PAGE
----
Editor's Note

The most expensive NBFC trusts the pandemic to separate the wheat from the chaff

Bajaj Finance has come through various crises unscathed, and the market retains its faith in it, despite some reservations

It is one of the few family successions that have worked well for both the family and minority shareholders. After the split in 2008, the legacy two-wheeler business of Bajaj Auto has transformed under Rajiv Bajaj into a formidable motorcycle company on the strength of its R&D, while a powerful retail credit powerhouse Bajaj Finance was built from scratch by the younger brother Sanjiv Bajaj. From a plain vanilla two-wheeler financier, it is today a diversified non-banking finance behemoth with 43 million customers availing credit to buy anything from gadgets and houses, to running businesses.

By investing wisely in technology, Bajaj not only improved the NBFC’s efficiency in delivery of loans but also managed to do that in a way that kept bad loans under check. So, despite not having access to low-cost deposits, Bajaj Finance managed to clock a solid return on equity of 20% in FY20, while keeping delinquencies (credit cost) below 2%.

Even as the entire non-banking sector has struggled over the past couple of years, especially after the IL&FS collapse, Bajaj Finance has managed to remain unaffected. Thus, over the past 12 years, through highs and lows, Bajaj Finance has been a darling of the stock market.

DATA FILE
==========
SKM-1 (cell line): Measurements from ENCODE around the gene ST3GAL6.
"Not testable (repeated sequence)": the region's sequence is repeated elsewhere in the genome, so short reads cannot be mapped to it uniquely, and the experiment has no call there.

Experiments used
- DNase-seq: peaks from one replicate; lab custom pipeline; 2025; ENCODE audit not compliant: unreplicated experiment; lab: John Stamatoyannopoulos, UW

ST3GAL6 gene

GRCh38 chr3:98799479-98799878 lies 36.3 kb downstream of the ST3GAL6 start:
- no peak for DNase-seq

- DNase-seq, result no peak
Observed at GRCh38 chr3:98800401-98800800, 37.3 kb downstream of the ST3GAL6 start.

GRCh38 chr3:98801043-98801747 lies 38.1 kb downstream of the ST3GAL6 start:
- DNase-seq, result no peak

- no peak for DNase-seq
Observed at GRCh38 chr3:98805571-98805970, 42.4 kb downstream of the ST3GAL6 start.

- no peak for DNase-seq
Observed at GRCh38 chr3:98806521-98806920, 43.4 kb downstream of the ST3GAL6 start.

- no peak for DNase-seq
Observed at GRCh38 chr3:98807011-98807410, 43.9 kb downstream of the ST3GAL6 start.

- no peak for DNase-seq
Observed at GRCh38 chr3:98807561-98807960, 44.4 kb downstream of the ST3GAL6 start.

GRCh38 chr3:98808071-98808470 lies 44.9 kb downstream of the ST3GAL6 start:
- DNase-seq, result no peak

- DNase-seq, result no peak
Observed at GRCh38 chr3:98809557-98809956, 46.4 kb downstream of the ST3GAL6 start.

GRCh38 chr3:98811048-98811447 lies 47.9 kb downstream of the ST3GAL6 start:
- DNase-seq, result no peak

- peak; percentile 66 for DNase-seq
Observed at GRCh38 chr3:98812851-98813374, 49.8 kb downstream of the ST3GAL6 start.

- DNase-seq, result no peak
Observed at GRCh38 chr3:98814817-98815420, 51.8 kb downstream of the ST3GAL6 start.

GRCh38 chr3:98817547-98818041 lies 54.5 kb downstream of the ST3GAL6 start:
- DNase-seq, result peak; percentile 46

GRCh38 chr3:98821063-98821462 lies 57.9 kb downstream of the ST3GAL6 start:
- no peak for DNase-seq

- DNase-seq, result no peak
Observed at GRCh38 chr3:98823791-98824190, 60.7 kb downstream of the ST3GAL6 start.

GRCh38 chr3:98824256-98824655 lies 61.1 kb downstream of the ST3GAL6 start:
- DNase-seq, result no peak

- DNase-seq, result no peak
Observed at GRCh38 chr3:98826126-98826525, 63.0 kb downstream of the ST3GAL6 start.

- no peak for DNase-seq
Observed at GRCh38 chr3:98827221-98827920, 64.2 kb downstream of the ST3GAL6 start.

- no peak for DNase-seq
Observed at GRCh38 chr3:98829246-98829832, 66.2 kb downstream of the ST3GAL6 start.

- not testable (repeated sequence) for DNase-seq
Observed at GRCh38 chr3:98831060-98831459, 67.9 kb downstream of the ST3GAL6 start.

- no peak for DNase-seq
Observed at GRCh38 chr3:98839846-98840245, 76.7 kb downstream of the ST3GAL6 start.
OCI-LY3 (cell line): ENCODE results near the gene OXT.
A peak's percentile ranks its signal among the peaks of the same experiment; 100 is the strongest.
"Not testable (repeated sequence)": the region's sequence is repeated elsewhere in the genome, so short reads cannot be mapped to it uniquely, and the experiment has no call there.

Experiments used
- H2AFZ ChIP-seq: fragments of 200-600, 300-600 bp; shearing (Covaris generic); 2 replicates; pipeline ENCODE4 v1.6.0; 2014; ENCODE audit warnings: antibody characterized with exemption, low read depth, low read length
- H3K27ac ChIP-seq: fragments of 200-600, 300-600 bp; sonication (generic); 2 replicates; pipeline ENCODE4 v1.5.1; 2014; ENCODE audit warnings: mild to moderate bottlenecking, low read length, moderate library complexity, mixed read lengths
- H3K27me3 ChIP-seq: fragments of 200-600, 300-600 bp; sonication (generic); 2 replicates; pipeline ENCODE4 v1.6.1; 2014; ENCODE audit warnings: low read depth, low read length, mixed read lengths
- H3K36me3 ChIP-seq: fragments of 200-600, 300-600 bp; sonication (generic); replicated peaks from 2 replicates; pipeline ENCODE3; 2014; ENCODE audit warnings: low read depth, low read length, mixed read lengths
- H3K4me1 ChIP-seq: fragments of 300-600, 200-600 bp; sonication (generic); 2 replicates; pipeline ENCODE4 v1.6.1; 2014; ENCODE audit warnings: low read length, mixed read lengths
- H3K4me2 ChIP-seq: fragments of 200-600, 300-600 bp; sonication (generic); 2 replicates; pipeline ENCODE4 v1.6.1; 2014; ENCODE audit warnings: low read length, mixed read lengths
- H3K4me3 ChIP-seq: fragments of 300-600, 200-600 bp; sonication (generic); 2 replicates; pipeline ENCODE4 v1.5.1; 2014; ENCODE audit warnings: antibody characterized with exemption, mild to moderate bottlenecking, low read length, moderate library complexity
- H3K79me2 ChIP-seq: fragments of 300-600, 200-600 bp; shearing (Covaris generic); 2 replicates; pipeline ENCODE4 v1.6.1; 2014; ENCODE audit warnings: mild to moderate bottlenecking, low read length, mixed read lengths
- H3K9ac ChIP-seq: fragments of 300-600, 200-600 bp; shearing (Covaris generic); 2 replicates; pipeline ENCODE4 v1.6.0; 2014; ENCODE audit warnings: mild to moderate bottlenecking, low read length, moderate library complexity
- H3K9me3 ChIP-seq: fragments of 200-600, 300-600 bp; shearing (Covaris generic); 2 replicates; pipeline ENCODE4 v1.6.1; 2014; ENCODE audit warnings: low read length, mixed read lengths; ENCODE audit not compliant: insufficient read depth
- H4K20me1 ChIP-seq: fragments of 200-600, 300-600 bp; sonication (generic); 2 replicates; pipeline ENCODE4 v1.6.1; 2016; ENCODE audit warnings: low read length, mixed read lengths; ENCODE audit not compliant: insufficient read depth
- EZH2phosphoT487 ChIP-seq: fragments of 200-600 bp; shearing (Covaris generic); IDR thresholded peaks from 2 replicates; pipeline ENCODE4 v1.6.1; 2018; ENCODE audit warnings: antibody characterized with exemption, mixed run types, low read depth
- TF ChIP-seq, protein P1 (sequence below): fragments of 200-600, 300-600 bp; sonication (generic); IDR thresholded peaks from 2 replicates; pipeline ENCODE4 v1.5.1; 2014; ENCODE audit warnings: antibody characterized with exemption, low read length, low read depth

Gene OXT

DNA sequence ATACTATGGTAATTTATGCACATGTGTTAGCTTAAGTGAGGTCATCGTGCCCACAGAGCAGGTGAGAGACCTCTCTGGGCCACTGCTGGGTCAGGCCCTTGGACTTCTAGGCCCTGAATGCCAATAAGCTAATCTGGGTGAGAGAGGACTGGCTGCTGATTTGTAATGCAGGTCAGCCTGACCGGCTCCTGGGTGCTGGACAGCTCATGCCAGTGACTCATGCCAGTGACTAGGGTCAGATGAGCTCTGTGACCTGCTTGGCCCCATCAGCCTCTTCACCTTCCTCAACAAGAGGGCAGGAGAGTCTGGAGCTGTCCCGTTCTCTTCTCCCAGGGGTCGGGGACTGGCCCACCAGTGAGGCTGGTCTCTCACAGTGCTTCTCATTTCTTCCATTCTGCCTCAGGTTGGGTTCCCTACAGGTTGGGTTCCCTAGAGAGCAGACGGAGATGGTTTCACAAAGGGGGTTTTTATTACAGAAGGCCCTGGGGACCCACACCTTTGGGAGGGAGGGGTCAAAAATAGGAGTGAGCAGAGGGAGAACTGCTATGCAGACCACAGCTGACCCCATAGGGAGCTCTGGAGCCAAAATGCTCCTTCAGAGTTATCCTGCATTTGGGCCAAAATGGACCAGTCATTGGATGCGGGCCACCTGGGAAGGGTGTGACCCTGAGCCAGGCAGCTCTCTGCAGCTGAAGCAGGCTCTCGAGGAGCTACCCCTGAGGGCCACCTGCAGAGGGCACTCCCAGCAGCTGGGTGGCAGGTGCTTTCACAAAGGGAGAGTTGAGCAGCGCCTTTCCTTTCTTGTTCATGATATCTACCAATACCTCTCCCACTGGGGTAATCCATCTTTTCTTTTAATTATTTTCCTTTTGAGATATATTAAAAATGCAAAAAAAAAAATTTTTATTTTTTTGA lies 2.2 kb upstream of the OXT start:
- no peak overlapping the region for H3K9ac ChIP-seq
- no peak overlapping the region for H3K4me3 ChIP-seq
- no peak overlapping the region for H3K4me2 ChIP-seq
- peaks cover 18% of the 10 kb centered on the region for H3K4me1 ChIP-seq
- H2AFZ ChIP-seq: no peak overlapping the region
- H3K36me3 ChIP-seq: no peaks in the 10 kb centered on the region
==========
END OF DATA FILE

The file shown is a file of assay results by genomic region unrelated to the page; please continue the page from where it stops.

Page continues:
But, a pandemic is a pandemic. Sensing the worst, Bajaj Finance’s stock price shed 64% from its all-time high, but along with the recovery in the market, it has seen a spectacular turnaround.

Investors have taken comfort in the company remaining well-capitalised, with a capital adequacy of 26.4%, and also in it having beefed up its provisioning. Bajaj Finance continues to raise money cheap. Still, there is lingering concern around its loan book comprising consumer credit and SME loans, the two most severely impacted business segments, and the collateral damage any deterioration in asset quality may have on growth.

Some of that nervousness was evident when the stock came off post the company filing the Q2FY21 business summary with the BSE, even as foreign and domestic brokerage houses have retained a ‘buy’ on the stock post Q1 results.

On his part, Sanjiv Bajaj believes the storm will blow over and that the current year will be one of consolidation with a focus on operational efficiency. But, what kind of leeway will the unforgiving stock market give? Bajaj Finance continues to be the most expensive NBFC stock with valuation of 4x P/ABV and market cap of Rs.2 trillion, and the rich multiple that the NBFC enjoys is because all its growth engines were firing thus far.

While Bajaj says he won’t let the crisis go waste, there may be very little room for disappointment as far as the stock price is concerned.